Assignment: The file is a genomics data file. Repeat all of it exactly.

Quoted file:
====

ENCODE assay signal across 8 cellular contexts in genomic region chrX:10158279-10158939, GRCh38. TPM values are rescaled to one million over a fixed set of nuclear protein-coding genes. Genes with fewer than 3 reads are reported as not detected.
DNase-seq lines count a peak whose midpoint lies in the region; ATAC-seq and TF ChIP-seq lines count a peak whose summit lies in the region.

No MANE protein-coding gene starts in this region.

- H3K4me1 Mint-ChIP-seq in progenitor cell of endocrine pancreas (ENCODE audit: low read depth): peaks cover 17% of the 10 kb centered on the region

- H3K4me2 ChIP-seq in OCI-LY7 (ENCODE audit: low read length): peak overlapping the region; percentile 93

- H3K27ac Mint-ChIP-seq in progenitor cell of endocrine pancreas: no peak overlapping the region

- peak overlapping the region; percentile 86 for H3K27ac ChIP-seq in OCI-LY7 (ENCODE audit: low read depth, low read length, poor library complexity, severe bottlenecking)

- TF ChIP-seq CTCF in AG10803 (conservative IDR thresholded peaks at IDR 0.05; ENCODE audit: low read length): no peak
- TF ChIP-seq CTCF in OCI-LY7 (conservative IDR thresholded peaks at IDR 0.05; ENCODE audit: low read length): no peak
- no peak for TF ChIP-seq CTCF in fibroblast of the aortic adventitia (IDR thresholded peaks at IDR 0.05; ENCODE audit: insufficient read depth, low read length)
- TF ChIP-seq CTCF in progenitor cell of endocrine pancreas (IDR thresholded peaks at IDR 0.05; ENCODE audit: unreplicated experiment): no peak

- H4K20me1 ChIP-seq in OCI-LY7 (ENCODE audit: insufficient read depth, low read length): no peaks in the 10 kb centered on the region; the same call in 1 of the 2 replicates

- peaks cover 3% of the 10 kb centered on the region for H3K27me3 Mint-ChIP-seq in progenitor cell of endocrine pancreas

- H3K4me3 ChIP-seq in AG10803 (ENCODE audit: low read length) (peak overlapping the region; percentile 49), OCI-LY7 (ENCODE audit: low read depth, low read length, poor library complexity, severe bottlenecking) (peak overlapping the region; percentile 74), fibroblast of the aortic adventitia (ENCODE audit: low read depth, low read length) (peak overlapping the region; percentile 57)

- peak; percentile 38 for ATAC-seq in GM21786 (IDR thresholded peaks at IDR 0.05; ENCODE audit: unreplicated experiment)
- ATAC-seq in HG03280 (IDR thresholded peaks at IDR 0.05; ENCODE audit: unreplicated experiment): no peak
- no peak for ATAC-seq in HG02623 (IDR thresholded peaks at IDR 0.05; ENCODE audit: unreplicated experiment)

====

ENCODE assay signal across 8 cellular contexts in genomic region chrX:10158279-10158939, GRCh38. TPM values are rescaled to one million over a fixed set of nuclear protein-coding genes. Genes with fewer than 3 reads are reported as not detected.
DNase-seq lines count a peak whose midpoint lies in the region; ATAC-seq and TF ChIP-seq lines count a peak whose summit lies in the region.

No MANE protein-coding gene starts in this region.

- H3K4me1 Mint-ChIP-seq in progenitor cell of endocrine pancreas (ENCODE audit: low read depth): peaks cover 17% of the 10 kb centered on the region

- H3K4me2 ChIP-seq in OCI-LY7 (ENCODE audit: low read length): peak overlapping the region; percentile 93

- H3K27ac Mint-ChIP-seq in progenitor cell of endocrine pancreas: no peak overlapping the region

- peak overlapping the region; percentile 86 for H3K27ac ChIP-seq in OCI-LY7 (ENCODE audit: low read depth, low read length, poor library complexity, severe bottlenecking)

- TF ChIP-seq CTCF in AG10803 (conservative IDR thresholded peaks at IDR 0.05; ENCODE audit: low read length): no peak
- TF ChIP-seq CTCF in OCI-LY7 (conservative IDR thresholded peaks at IDR 0.05; ENCODE audit: low read length): no peak
- no peak for TF ChIP-seq CTCF in fibroblast of the aortic adventitia (IDR thresholded peaks at IDR 0.05; ENCODE audit: insufficient read depth, low read length)
- TF ChIP-seq CTCF in progenitor cell of endocrine pancreas (IDR thresholded peaks at IDR 0.05; ENCODE audit: unreplicated experiment): no peak

- H4K20me1 ChIP-seq in OCI-LY7 (ENCODE audit: insufficient read depth, low read length): no peaks in the 10 kb centered on the region; the same call in 1 of the 2 replicates

- peaks cover 3% of the 10 kb centered on the region for H3K27me3 Mint-ChIP-seq in progenitor cell of endocrine pancreas

- H3K4me3 ChIP-seq in AG10803 (ENCODE audit: low read length) (peak overlapping the region; percentile 49), OCI-LY7 (ENCODE audit: low read depth, low read length, poor library complexity, severe bottlenecking) (peak overlapping the region; percentile 74), fibroblast of the aortic adventitia (ENCODE audit: low read depth, low read length) (peak overlapping the region; percentile 57)

- peak; percentile 38 for ATAC-seq in GM21786 (IDR thresholded peaks at IDR 0.05; ENCODE audit: unreplicated experiment)
- ATAC-seq in HG03280 (IDR thresholded peaks at IDR 0.05; ENCODE audit: unreplicated experiment): no peak
- no peak for ATAC-seq in HG02623 (IDR thresholded peaks at IDR 0.05; ENCODE audit: unreplicated experiment)